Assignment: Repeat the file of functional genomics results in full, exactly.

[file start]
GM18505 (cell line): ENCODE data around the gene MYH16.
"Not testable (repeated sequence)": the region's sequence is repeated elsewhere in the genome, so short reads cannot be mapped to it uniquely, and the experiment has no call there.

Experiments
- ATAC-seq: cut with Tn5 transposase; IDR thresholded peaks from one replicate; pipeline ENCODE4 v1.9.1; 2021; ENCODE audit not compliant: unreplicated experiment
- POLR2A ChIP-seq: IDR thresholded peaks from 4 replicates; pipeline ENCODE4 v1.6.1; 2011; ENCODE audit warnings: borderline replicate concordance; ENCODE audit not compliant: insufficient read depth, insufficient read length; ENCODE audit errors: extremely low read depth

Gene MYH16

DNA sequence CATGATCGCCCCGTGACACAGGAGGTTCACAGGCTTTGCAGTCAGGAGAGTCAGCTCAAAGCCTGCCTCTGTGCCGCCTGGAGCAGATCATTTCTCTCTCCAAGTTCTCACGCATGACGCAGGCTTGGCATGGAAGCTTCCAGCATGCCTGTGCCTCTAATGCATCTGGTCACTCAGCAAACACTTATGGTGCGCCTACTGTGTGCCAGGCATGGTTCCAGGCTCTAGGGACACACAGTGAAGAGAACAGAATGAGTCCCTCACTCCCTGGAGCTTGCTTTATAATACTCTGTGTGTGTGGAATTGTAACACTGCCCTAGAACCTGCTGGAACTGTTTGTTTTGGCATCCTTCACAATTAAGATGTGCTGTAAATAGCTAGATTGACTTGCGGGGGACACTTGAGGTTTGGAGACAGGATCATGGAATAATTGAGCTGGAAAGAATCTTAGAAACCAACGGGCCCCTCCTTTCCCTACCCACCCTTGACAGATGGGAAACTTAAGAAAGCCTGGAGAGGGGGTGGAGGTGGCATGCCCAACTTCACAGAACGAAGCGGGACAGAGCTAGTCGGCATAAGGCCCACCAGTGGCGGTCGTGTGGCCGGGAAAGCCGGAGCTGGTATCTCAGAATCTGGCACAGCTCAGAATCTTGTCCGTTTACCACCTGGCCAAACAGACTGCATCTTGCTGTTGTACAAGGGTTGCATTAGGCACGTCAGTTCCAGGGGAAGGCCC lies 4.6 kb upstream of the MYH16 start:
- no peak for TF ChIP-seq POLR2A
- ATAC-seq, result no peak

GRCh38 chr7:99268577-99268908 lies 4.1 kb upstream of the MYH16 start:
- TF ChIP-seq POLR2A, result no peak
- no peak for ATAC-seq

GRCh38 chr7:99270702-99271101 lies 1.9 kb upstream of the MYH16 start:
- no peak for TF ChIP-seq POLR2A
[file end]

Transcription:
GM18505 (cell line): ENCODE data around the gene MYH16.
"Not testable (repeated sequence)": the region's sequence is repeated elsewhere in the genome, so short reads cannot be mapped to it uniquely, and the experiment has no call there.

Experiments
- ATAC-seq: cut with Tn5 transposase; IDR thresholded peaks from one replicate; pipeline ENCODE4 v1.9.1; 2021; ENCODE audit not compliant: unreplicated experiment
- POLR2A ChIP-seq: IDR thresholded peaks from 4 replicates; pipeline ENCODE4 v1.6.1; 2011; ENCODE audit warnings: borderline replicate concordance; ENCODE audit not compliant: insufficient read depth, insufficient read length; ENCODE audit errors: extremely low read depth

Gene MYH16

DNA sequence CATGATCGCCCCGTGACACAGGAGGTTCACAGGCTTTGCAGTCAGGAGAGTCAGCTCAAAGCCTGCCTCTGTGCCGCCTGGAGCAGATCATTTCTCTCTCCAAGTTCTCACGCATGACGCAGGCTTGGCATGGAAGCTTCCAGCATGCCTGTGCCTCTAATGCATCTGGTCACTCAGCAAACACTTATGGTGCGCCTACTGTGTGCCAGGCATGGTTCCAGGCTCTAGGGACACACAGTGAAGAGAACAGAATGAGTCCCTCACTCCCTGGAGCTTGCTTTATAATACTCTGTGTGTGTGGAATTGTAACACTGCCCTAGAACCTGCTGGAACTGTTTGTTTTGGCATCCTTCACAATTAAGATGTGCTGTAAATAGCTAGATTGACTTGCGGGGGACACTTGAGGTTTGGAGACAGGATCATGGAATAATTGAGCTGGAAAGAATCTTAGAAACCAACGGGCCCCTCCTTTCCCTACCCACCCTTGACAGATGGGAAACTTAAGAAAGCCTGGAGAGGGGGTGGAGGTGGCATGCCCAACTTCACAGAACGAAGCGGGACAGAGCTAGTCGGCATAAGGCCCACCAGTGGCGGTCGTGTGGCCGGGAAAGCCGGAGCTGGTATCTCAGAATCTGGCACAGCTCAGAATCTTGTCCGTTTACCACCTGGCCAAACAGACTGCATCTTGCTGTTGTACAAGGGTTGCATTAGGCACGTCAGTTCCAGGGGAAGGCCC lies 4.6 kb upstream of the MYH16 start:
- no peak for TF ChIP-seq POLR2A
- ATAC-seq, result no peak

GRCh38 chr7:99268577-99268908 lies 4.1 kb upstream of the MYH16 start:
- TF ChIP-seq POLR2A, result no peak
- no peak for ATAC-seq

GRCh38 chr7:99270702-99271101 lies 1.9 kb upstream of the MYH16 start:
- no peak for TF ChIP-seq POLR2A